Here's what Americans are spending on weddings

Kristen Bell shares glimpse of $142 wedding
Kristen Bell shares glimpse of $142 wedding

It's no secret that weddings aren't cheap.

The average cost of an American wedding was $35,329 in 2016, according to the most recent figures from the Knot. But as costs go up, the number of guests at weddings is going down, according to the Knot's annual wedding trends report released Tuesday.

Young people getting married are more interested -- and more invested, to the tune of tens of thousands of dollars -- in creating a unique event for their wedding, says the Knot's Editor in Chief Kristen Maxwell Cooper.

"It is very expensive, but people are still spending on this part of their lives," says Maxwell Cooper. "But the guest count has dropped. They want to create a one-of-a-kind experience. Something that stands out as an amazing event on social -- that's where they want to put their money."

And chances are, young people will continue to put their money toward major YOLO extravaganzas.

"I don't see this changing," says Maxwell Cooper. "Maybe if we hit a recession, spending on weddings will dip. But I'm doubtful young people will flip the switch and suddenly decide to save this money for a down payment on a home."

That down payment? That's what the cash registry is for.

Here are some other wedding trends from the Knot report.

Fewer favors, more "wow"

The little odds and ends that the bride and groom tend to give as take-home treats, are disappearing in favor of a more experiential wow factor.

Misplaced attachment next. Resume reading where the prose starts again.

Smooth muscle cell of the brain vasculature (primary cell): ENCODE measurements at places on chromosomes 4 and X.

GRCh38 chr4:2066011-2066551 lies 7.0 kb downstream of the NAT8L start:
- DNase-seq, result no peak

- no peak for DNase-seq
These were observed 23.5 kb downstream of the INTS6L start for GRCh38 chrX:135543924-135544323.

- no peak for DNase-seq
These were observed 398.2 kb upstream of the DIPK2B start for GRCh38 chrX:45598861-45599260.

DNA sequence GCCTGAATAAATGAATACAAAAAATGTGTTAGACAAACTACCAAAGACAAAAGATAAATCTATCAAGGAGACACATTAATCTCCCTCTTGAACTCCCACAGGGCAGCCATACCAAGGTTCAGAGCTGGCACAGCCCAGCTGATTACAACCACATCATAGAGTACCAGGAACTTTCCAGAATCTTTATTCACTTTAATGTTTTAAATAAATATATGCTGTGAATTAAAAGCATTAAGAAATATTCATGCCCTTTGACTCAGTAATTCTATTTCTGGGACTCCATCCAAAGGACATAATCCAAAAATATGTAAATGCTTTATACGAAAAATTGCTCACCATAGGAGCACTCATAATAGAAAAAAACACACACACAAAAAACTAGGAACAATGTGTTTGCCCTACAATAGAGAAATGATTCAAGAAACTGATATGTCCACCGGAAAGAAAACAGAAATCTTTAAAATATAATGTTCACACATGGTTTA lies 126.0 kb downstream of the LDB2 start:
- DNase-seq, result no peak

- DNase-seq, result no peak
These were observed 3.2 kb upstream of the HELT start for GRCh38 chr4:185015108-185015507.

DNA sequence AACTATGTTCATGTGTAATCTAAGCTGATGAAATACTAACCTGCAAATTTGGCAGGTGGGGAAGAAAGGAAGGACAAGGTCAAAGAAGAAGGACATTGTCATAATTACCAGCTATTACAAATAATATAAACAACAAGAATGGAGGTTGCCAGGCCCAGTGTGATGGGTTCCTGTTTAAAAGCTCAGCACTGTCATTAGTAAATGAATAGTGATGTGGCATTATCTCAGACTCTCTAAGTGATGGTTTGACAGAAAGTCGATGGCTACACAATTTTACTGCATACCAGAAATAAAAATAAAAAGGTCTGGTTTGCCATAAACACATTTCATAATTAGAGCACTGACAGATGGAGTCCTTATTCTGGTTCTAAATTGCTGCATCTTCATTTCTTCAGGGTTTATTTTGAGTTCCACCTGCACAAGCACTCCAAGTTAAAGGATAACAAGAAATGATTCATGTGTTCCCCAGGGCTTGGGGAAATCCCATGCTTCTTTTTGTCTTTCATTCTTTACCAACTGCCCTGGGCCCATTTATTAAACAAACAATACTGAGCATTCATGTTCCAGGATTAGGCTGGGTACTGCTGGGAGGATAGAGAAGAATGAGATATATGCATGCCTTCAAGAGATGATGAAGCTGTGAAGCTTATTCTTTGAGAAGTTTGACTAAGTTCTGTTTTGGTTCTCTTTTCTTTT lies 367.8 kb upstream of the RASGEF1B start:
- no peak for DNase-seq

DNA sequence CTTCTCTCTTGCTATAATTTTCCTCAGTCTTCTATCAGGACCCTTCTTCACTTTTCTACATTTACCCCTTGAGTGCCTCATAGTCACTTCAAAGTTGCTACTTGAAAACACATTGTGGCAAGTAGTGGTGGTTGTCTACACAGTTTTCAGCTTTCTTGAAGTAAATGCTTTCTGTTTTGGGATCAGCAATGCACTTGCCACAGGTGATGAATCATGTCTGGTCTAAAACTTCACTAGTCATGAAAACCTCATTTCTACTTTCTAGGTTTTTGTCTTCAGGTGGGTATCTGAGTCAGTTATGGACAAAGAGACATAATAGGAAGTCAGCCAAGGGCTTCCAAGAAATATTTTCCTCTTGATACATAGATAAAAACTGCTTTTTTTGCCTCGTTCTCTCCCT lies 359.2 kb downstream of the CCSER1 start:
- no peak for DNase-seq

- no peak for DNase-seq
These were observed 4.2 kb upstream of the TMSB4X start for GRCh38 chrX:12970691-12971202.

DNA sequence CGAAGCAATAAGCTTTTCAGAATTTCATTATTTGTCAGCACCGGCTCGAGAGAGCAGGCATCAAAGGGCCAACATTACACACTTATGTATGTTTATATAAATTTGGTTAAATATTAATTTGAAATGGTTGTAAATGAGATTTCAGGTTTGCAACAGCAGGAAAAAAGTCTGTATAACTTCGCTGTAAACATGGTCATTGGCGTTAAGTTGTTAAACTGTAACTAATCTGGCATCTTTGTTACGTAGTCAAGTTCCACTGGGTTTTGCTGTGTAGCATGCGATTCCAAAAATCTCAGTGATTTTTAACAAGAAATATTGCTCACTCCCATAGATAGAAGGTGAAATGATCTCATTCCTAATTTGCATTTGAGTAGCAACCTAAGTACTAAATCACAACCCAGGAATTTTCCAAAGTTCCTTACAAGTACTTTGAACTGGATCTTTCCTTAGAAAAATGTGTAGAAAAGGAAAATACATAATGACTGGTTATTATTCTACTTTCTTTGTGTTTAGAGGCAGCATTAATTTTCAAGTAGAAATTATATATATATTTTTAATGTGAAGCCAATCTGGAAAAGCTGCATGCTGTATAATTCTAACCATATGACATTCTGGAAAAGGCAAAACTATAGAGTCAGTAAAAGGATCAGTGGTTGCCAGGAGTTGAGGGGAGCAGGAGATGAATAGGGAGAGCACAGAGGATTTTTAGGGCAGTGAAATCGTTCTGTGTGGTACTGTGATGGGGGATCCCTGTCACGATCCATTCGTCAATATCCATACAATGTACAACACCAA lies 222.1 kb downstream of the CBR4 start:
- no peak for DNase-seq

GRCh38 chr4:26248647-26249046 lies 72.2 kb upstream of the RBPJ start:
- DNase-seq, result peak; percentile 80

"Millennials, and I mean this in the best way, are a vain bunch," says Maxwell Cooper. "They put their whole lives on social and a wedding is no different. They will continue to put their money toward their wedding as an event for their guests to experience and put on social."

An unexpected band, additional entertainment, a venue that drives people to Insta, that is what couples are going for, according to the report.

Signature eats

"It is no longer 'Do you want chicken or steak?'" says Maxwell Cooper. "Maybe it is heavy-passed hors d'oeuvres, but every item tells a story of the couple."

When most wedding guests have come to appreciate a good dinner out, the bride and groom are finding there is an interest in providing foodie-caliber food.

Perhaps it is a "his" and "hers" menu option, open fire cooking or chefs plating food in front of the guests -- something that leaves guests with an experience in addition to tasty food.

It's cool to ask for money

In some regions of the country the only truly acceptable wedding gift has always been money. But in other areas, it has been seen as uncouth and crass to have a registry for money.

No longer.

Most couples will still have a traditional registry, says Maxwell Cooper, but many will also have a cash registry.

She points out that as people are getting married older, with more established careers and even a home together already, many couples don't need the tea-towels and silverware that populate traditional registries.

This may be for traditional newly-wed expenses like a honeymoon or a new home, or more modern ones like paying for IVF or adoption or spending a year abroad.

"Create a story around what you're asking for, maybe the money is going to go toward travel, or a bathroom renovation or a new puppy," says Maxwell Cooper.

"They really do value experiences," she says. "They already have everything they need."

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